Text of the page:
So, what does a good AOC camembert de Normandie, (if you manage to find one in the U.S), look like, or at least what should a good pasteurized camembert de Normandie look like?

Camembert is a fromage à pâte molle (soft-ripened cheese) made of 100% raw or pasteurized cow milk, preferably from Normandy. It is never cooked, nor pressed. Its fat content is normally at least 45% It is packed in a glazed protective paper in its traditional light wooden box. The label on the box should clearly state the brand name, the geographical place of production, which should be in an area in Normandy with a zip code starting preferably with 14 (Calvados) or 61 (Orne), where the best zones of production (Pays d’Auge) are located. The weight of the camembert should be 250 grams (8.8 oz) and it should also appear on the label. On the side of the box a date should be printed, indicating the DLUO (date limite d’utilisation optimale) that tells you that this cheese should be consumed before that date to be at its best. Do not forget that the French put the number for the month after the number for the day. If there is no date but some other numbers, they may indicate for some brands the location of the plant in France, the day of the year when the cheese was packed, and the source of the milk When you open the box, and smell the cheese, you should not get any strong odor, especially not ammonia related. The round cheese should fit neatly in the box and fill it completely. It surface should be flat all over and not irregular with holes in it. If you press the center gently it should not sag but offer a supple resistance. When you remove the paper the surface should be whitish, covered with what we call “fleur” (a sort of light powdery fluffy bloom); it could possibly be slightly granulated, and it probably will show some very pale reddish dots or discontinued very thin steaks. When you cut a portion, forming a triangular shape whose tip reaches the center of the cheese, the ‘‘pate” (the interior part of the cheese) should be uniform and creamy in texture from the rind to the center and have a pale yellow color all the way to the center of the portion. This way you know it is ready and ‘’à coeur”. In no way should the interior be runny and collapse on the plate when you cut the first slice or portion The taste should be flavorful, buttery, mild and slightly nutty or perhaps a bit fruity. Some people think that some camemberts whose milk came from a meadow where apple trees grow might have a faint aftertaste of apple. You can eat the rind if you want to. Personally, I do not eat the side rind. If you do not finish the camembert the first day, wrap it well in its original paper, put it back in the box and keep it in a cool place, but not in the fridge. Eat the remaining piece as soon as possible, during the next two days. To me, the best texture and taste of a pasteurized camembert is obtained when you buy it 10 to 15 days before the expiration date.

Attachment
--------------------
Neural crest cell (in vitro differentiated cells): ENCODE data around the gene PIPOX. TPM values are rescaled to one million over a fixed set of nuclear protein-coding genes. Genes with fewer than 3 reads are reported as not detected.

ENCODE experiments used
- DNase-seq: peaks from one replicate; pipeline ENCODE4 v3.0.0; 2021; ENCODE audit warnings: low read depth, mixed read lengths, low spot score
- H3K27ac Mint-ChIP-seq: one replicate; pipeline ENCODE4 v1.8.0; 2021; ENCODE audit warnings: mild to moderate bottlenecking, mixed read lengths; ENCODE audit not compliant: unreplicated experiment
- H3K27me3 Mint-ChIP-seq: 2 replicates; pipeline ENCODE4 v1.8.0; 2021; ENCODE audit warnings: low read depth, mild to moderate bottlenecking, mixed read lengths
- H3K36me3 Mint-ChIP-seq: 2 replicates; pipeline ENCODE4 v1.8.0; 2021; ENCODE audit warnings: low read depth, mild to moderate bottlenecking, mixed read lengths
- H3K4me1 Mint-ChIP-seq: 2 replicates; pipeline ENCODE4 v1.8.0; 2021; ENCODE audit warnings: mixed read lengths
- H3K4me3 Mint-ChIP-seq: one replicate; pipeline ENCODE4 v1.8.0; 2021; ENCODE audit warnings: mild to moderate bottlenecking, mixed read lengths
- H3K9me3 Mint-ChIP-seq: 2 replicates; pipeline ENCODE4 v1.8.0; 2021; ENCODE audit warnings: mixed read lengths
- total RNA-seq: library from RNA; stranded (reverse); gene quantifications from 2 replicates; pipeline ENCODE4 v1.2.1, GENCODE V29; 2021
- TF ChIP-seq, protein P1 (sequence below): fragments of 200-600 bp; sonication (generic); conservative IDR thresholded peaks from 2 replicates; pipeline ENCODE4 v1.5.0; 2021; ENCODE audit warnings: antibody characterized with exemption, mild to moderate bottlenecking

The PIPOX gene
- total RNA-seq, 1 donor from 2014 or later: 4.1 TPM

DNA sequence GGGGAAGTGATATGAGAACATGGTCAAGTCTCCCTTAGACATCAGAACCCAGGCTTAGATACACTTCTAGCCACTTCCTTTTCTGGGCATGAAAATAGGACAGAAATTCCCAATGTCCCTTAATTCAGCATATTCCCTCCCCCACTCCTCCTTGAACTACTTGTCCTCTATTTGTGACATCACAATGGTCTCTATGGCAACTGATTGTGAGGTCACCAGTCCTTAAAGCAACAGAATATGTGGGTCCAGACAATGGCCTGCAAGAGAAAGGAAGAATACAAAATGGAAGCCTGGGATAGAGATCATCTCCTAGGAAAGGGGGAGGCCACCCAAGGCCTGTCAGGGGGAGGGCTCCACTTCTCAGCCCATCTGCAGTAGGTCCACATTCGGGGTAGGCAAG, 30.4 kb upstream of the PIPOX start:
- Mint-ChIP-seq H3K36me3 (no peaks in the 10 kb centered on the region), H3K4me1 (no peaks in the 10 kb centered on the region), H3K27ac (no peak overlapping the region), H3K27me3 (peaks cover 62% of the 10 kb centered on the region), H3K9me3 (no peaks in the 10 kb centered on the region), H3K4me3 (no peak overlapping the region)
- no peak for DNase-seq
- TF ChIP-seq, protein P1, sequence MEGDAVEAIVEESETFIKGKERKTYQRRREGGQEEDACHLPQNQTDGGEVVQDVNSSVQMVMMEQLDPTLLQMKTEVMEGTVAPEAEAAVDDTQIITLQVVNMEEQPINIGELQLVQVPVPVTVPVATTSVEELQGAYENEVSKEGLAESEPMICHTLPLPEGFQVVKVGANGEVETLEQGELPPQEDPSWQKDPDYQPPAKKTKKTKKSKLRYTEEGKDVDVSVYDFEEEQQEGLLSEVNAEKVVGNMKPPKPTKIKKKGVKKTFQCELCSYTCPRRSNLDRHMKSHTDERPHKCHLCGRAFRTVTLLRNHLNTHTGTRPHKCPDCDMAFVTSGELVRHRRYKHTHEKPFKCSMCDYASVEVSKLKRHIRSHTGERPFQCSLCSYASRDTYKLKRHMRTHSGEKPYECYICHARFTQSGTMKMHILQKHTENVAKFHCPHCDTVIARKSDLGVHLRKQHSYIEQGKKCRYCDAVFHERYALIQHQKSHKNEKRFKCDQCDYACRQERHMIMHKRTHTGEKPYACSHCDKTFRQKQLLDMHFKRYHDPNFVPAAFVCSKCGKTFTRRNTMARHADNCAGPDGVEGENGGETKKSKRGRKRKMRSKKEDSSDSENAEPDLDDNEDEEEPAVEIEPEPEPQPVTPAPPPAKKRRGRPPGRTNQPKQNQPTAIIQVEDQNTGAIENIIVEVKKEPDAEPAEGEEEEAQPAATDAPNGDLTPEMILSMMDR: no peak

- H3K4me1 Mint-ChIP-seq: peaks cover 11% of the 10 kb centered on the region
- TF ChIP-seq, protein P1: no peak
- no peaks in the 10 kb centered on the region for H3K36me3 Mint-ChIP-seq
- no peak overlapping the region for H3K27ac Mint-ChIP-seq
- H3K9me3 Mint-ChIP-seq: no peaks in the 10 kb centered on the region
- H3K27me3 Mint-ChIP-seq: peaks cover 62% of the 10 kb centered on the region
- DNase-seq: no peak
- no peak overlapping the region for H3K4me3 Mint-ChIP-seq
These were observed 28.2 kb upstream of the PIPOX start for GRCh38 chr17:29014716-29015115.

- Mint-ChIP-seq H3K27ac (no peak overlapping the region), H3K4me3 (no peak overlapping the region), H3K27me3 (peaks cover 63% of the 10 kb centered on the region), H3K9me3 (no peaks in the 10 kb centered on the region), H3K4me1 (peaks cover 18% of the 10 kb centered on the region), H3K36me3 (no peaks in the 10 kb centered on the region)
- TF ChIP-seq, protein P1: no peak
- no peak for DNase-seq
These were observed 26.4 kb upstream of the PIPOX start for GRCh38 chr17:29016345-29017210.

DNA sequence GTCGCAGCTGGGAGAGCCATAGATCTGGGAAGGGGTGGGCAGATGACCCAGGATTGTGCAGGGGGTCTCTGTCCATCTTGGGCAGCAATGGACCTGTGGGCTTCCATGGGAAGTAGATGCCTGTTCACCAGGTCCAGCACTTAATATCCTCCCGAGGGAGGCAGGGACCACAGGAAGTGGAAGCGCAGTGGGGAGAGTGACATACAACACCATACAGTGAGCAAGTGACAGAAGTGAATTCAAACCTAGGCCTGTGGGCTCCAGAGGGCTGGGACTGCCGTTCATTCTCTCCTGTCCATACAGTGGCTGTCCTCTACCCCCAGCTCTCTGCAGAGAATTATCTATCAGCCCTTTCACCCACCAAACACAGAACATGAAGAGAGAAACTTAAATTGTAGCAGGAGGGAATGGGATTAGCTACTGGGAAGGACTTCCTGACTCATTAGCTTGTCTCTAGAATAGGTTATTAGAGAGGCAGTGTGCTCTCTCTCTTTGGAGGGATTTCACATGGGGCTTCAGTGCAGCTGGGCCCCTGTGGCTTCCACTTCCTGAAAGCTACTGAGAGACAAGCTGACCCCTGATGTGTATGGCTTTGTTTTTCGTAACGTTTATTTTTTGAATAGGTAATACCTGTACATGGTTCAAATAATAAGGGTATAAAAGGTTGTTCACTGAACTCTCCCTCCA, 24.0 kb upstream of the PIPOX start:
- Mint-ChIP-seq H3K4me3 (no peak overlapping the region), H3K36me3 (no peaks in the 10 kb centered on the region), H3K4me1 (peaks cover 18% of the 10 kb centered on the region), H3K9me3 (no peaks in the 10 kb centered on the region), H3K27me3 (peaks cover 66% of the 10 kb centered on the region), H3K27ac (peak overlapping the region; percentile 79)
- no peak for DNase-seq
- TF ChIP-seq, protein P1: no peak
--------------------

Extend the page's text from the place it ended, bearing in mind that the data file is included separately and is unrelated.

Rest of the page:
What breads and wines are the best companions to a camembert? 

I prefer to eat my camembert with a freshly baked and crusty ‘’baguette’’ rather than with specialty breads like nut-bread, whole wheat, or sour-dough. And I think that the most appropriate wine to drink with a pasteurized camembert is either a good quality Beaujolais-Villages or even better a “cru du beaujolais” like a Brouilly or a Chenas. A Mercurey would also be a good choice. If you were lucky enough to eat an AOC au lait cru, I would recommend a Saint-Emilion or even a Bandol or a young Gigondas. You can eat a couple of slices of Granny Smith or Golden apples with your camembert if you wish. They are almost cousins. If you wish to bake or use camembert in special dishes go to, and you will find in the English-speaking version of this site (sponsored by the Union of producers of camembert from Normandy) half a dozen of tasty French recipes for camembert-based tortes, pies, salads, spreads, and crusty snacks.

My search for a good camembert in Chicago